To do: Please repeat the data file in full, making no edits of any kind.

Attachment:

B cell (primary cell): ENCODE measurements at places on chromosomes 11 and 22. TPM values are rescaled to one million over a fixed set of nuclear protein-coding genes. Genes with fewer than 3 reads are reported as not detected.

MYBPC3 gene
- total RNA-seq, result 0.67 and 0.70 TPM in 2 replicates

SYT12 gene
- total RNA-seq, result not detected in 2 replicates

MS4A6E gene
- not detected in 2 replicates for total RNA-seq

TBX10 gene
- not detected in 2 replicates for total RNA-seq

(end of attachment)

B cell (primary cell): ENCODE measurements at places on chromosomes 11 and 22. TPM values are rescaled to one million over a fixed set of nuclear protein-coding genes. Genes with fewer than 3 reads are reported as not detected.

MYBPC3 gene
- total RNA-seq, result 0.67 and 0.70 TPM in 2 replicates

SYT12 gene
- total RNA-seq, result not detected in 2 replicates

MS4A6E gene
- not detected in 2 replicates for total RNA-seq

TBX10 gene
- not detected in 2 replicates for total RNA-seq